McCain Pushes Amber Alert Bill
U.S. Senator John McCain is sponsoring legislation that would make tribes eligible to receive Amber Alert funds.
States already receive federal funds for these emergency alerts, but tribes had been left out of the loop.
Data from the Federal Bureau of Investigation shows that nearly 7,800 Native American children are considered missing in the U.S., McCain said in a press release.
“We must give Indian tribes the tools they need to help our children and put an end to this tragedy,” McCain said.
Emphasizing the need for the bill, McCain noted the tragedy of Ashlynne Mike, the 11-year-old Navajo girl who was sexually assaulted and murdered on the Navajo Nation nearly a year ago.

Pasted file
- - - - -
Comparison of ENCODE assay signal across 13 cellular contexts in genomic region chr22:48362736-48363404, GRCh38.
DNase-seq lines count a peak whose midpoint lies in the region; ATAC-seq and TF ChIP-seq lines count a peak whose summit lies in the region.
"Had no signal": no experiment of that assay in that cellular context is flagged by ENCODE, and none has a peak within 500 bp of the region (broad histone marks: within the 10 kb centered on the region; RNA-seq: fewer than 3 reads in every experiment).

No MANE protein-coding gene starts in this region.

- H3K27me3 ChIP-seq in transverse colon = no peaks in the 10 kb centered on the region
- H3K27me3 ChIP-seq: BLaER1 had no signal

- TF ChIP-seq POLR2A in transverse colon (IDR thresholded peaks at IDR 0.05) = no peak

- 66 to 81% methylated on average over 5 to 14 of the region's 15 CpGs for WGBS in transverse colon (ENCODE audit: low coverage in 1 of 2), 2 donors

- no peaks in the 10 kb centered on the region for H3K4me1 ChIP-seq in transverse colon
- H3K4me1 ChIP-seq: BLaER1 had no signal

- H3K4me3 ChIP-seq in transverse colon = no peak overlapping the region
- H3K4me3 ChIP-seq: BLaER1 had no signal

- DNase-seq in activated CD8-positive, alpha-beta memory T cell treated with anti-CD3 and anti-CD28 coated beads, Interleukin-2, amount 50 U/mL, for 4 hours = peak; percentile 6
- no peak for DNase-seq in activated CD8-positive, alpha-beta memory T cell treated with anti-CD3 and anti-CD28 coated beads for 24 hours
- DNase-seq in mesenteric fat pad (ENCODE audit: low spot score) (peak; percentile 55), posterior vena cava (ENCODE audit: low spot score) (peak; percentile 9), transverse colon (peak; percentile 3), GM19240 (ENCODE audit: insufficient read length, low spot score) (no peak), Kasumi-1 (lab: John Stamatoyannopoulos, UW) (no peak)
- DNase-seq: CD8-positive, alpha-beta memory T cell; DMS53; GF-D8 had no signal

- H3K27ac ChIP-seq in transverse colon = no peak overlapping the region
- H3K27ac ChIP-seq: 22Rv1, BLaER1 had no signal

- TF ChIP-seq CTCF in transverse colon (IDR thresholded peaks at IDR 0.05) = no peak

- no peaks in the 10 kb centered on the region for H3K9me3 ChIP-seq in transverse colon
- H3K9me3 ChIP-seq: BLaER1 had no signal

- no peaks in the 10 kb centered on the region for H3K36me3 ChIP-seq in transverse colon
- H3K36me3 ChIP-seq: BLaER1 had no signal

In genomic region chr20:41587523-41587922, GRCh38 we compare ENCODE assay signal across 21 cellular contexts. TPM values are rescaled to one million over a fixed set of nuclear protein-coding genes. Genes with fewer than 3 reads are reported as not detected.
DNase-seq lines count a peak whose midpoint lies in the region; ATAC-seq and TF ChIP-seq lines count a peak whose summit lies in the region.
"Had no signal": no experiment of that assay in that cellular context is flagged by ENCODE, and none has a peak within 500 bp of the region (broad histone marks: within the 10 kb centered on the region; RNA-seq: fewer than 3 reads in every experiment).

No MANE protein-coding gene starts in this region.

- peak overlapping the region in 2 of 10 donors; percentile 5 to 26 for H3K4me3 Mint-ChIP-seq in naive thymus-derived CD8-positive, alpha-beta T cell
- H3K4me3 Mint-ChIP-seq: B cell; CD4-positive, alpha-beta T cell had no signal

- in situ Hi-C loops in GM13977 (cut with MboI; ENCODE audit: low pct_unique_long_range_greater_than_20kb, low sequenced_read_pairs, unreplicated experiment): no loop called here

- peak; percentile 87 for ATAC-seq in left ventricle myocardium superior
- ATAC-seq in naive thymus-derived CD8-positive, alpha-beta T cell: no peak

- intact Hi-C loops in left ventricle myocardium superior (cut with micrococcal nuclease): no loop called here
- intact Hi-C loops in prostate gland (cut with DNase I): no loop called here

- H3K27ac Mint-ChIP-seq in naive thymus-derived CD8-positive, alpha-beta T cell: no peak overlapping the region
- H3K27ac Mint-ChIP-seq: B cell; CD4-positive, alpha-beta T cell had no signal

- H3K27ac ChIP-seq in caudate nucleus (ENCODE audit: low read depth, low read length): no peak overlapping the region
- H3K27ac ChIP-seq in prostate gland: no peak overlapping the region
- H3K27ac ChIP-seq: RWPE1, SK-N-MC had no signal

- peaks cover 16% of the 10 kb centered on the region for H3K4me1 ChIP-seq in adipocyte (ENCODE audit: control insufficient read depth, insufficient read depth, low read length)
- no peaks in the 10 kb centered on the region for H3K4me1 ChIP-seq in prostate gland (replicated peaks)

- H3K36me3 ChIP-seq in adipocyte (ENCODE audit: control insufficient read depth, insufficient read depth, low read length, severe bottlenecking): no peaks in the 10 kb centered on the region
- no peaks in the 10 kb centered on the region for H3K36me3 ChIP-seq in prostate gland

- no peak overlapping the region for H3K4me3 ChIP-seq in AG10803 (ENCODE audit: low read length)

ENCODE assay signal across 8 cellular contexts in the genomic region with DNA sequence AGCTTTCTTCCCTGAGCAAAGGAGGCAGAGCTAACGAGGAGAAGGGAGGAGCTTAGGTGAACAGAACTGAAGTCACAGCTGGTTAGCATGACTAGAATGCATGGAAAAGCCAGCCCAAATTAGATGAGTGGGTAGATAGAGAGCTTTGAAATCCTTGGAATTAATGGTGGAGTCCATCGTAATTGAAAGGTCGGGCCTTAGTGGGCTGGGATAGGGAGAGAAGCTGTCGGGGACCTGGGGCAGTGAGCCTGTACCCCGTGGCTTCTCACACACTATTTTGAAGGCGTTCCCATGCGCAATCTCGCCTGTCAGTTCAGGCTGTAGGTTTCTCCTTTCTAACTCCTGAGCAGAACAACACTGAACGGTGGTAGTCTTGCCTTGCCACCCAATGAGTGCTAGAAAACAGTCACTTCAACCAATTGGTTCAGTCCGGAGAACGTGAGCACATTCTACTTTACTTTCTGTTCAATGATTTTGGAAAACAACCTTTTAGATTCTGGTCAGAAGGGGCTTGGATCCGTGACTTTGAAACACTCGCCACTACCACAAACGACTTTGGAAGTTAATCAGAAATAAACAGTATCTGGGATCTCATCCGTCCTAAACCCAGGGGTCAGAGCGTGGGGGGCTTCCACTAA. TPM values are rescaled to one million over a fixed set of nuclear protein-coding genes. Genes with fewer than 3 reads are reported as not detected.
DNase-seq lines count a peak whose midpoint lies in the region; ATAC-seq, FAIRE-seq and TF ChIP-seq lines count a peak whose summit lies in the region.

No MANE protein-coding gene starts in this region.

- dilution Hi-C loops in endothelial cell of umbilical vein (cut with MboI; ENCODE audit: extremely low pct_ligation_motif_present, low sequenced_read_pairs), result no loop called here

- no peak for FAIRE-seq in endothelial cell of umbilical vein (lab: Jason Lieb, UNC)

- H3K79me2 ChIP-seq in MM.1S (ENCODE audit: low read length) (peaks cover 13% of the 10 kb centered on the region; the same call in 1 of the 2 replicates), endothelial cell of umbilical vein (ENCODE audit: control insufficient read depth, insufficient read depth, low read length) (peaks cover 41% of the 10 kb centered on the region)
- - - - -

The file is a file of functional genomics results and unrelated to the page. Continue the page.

The lack of an Amber Alert system on the Navajo Nation is considered to have played a role in the tragedy. Several hours went by before the tribe was able to get an Amber Alert out through New Mexico law enforcement agencies.
In fact, New Mexico officers made contact with the man eventually charged in the crime but released him because of a lack of information.
“McCain’s bill would allow the tribe to oversee and manage critical Amber Alerts,” Navajo Nation Council Delegate Amber Kanazbah Crotty said.
“We have to implement the best system possible for the protection and accountability of our Navajo children,” she added.
Recognizing that money is often tight among tribes, McCain’s bill would waive the 50-percent funding match required to obtain the Amber Alert grant.